Compensation from the government for an injury or medical condition that impairs a person's ability to work. These benefits are exempt property in bankruptcy.

disability discrimination

Disability discrimination occurs when an employer treats an employee differently because the employee has a disability, has a history of a disability, or is perceived by the employer as disabled.


The legal release of the obligation to pay a debt. In bankruptcy, a debtor receives a discharge and is therefore freed of the obligation to repay most debts.

discharge hearing

A court hearing held several months after the bankruptcy filing, at which the bankruptcy judge grants the formal forgiveness of debts.

dischargeable debt

A debt that a debtor will no longer be required to pay, because of a bankruptcy filing.


Physical things - including buildings - deteriorate over time. This loss in value is called "depreciation." A landlord is allowed to consider this loss a cost of doing business and deduct a certain portion of this loss from his income every year. This will reduce his taxable income. And this will reduce the amount of federal and state income taxes he pays.


After a lawsuit is filed, each party is allowed to obtain information in the possession of the opposing party. This process is called "discovery". Discovery devices include the deposition, requests for admission, written interrogatories, and a request for production of documents.


"Discrimination" occurs when an employer treats some workers differently from other workers. Discriminatory acts include making employees work under unequal working conditions (such as lower pay or benefits), failing to promote the employees, or firing the employees. Not all "discrimination" is illegal discrimination. Discrimination is illegal if it occurs because the employee is in a certain "protected" class of people, such as a racial or religious minority.

disposable income

Income remaining after payment of non-discretionary items (such as taxes).

dispossess lawsuit

A special lawsuit filed by a landlord to evict the tenant. This lawsuit is designed to give the landlord a speedy remedy. In some states, it is called an "unlawful detainer" suit.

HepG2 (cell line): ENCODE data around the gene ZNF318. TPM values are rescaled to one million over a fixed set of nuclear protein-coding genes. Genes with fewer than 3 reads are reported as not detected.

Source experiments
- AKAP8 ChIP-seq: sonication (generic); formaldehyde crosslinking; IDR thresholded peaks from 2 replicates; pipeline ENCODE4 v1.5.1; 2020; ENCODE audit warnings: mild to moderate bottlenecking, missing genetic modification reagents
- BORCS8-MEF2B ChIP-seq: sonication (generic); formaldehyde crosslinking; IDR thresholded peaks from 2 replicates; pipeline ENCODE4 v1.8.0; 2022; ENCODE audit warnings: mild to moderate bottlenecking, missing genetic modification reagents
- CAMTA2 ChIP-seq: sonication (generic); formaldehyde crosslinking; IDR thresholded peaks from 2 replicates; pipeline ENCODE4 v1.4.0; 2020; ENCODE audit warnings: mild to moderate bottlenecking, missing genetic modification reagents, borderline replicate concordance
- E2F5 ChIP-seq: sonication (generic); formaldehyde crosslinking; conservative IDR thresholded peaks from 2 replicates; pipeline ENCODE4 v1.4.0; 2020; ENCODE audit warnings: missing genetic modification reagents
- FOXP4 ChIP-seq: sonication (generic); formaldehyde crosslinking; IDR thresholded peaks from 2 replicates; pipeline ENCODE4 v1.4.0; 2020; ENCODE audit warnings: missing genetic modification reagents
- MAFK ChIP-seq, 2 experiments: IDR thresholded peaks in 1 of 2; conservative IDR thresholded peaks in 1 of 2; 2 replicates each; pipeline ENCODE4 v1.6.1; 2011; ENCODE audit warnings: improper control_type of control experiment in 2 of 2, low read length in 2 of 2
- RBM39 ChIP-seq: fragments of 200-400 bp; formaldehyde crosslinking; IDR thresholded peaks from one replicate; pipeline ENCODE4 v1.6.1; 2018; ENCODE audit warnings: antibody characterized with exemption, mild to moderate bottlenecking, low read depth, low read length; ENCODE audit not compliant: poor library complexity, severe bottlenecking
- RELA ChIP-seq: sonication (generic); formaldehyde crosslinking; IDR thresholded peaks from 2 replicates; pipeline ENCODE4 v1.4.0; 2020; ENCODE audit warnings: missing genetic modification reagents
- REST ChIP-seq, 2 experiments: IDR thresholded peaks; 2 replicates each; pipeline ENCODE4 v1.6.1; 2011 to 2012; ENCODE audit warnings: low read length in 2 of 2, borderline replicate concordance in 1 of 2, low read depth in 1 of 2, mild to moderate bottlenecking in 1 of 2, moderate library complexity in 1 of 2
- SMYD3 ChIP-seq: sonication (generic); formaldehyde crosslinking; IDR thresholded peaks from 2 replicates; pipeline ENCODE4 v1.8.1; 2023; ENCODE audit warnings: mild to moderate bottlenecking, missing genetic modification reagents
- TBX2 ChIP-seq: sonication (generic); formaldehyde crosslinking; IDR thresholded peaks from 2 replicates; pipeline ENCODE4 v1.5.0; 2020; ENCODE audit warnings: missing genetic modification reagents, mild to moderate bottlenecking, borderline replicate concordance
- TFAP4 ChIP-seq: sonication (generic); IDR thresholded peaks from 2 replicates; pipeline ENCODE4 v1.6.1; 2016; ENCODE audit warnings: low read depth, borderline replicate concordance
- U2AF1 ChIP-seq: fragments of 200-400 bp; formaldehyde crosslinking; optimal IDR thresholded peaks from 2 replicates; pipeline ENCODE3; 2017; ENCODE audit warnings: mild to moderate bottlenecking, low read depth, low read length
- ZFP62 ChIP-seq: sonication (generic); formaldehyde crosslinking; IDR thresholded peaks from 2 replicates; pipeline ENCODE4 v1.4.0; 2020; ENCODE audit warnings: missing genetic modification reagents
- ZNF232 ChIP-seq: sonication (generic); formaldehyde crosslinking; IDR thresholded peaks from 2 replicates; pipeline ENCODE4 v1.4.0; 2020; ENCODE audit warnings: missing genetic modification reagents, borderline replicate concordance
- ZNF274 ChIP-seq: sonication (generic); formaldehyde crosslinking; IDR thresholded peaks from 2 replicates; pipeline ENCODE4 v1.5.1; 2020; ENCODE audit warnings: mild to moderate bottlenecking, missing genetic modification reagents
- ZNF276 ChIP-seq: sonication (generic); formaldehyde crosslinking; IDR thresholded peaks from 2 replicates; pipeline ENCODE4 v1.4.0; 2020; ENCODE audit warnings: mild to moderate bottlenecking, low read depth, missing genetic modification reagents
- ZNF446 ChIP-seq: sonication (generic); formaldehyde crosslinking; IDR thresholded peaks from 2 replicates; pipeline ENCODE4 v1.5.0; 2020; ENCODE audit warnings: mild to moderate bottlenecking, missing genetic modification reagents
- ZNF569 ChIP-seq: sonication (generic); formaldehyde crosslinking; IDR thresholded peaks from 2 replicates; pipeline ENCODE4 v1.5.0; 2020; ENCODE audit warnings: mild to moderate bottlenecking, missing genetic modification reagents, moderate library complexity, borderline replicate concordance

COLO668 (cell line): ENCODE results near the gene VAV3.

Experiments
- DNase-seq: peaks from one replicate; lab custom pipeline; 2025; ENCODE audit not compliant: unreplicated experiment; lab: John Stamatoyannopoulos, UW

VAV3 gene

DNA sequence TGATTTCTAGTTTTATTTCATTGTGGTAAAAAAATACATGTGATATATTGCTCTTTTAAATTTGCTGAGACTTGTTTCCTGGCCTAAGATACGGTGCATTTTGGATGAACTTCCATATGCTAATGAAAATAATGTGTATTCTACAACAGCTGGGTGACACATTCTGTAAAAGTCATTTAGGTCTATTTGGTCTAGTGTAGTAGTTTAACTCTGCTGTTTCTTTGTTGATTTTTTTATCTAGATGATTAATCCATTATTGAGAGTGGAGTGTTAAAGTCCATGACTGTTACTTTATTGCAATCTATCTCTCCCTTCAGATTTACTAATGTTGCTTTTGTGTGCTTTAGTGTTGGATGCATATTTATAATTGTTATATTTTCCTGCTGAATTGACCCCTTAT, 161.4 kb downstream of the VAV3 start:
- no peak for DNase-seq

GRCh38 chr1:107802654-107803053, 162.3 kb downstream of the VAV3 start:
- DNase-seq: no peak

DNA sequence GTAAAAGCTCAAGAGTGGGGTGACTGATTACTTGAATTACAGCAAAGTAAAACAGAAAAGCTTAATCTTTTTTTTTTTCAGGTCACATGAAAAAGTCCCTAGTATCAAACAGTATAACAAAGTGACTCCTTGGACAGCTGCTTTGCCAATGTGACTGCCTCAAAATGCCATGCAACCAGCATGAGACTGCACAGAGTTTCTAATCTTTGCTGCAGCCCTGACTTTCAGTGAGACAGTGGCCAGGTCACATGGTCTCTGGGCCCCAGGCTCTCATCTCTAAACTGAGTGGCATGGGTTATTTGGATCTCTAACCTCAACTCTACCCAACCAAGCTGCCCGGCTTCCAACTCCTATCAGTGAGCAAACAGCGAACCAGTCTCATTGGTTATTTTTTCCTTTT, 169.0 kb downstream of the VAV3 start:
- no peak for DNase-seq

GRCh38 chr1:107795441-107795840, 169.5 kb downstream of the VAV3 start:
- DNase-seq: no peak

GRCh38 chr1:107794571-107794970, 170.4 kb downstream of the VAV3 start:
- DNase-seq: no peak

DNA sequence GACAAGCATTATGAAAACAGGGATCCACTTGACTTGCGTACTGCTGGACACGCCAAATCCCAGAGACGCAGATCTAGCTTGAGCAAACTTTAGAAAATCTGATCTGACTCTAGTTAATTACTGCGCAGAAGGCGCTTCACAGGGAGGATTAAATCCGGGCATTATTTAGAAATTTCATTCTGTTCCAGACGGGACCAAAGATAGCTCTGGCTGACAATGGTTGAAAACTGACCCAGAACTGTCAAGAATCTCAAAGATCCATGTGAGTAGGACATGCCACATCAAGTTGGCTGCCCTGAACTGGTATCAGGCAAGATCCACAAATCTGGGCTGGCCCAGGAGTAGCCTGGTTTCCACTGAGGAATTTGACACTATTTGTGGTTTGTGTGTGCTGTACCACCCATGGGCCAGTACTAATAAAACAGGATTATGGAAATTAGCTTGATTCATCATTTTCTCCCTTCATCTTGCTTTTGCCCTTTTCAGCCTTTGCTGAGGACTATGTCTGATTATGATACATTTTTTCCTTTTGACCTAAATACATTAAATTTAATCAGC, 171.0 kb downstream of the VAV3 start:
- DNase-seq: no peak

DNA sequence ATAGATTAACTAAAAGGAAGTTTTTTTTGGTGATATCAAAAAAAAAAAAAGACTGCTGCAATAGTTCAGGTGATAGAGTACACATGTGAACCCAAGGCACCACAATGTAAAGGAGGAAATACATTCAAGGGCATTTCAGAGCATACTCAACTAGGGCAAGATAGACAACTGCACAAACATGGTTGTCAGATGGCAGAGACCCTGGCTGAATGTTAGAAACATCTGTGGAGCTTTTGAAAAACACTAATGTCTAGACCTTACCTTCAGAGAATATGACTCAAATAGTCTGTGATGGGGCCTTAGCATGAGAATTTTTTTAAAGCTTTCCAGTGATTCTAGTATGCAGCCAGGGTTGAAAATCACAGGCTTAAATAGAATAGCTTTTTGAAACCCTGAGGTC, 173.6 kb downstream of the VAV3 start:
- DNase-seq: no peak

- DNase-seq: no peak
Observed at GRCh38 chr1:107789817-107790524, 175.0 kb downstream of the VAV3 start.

disorderly conduct

Specific actions that disturb the quiet enjoyment of others. A typical example of such conduct is being drunk in public and causing a disturbance. Most states consider this the same as disturbing the peace.

District Attorney (DA)

District Attorney. Every county has an elected or appointed Prosecutor or District Attorney who manages the criminal filings and prosecutions for that county. Many states refer to the attorneys that work under DA as deputies.

district court

The federal trial court where federal crimes are tried. District courts are exclusively for federal jurisdiction matters.


In many jurisdictions the court will offer diversion rather then custody. Diversion is a program for first-time criminal defendants of minor crimes allowing them to attend classes and/or perform community service rather then face incarceration and a permanent criminal record.

divisible divorce

A procedure by which a judge may grant a divorce and, at a later time, determine the property and support rights of the parties. This procedure is used if one or both of the spouses wants to remarry, but they have not yet resolved their economic or child support issues.


The legal procedure by which a marriage is terminated. Divorce is sometimes referred to as "dissolution."


The initials for deoxyribonucleic acid, the molecular code of human life. As with fingerprints, each person possesses a unique chromosomal identity based on hereditary characteristics. DNA can be found in each living cell including blood, sperm, skin and hair follicles. DNA testing can result in absolute proof as to the existence of a physical presence at a crime scene. DNA testing is very expensive.

domestic partnership

A status created by some state or local governments that gives unmarried couples who comply with the necessary requirements some of the same benefits available to married couples - such as insurance coverage, visitation rights in hospitals or jails, and bereavement leave if a partner dies.

document production

A type of discovery, during the litigation process, where one party requests documents from the other party.

domestic violence

The physical beating of a spouse or child. Prosecutors often face the dilemma that a battered woman will not testify against the spouse out of fear or intimidation. Domestic violence is very common in inner cities.


The state in which one maintains a permanent home to which he or she intends to return (even though residing in another state). A Californian who is temporarily working for the federal government in Washington, D.C. may intend to return to California when his job ends. He resides in Washington, D.C., but his domicile is California.


The right of a widow to a certain percentage of her deceased spouse's property - regardless of the spouse's attempt to will the property to others.

drug test

A test to see if an employee is "under the influence" of illegal narcotics while on the job. The employer usually requires the employee to provide a urine sample, which is sent to a laboratory that tests the sample and reports back to the employer regarding what drugs were found in the urine.

dual citizenship

Having citizenship in more than one country.


Severe pressure, force, or threats that cause a person to act against his own interest. An extreme example would be a threat against a person's life if that person does not sign a property settlement agreement. Agreements signed under duress are usually voidable by the party who was subject to duress.

duty of fair representation

A union's legal obligation to treat the members of its bargaining unit fairly. The duty of fair representation ("DFR") specifically requires that the union not treat the workers arbitrarily, discriminatorily, or in bad faith.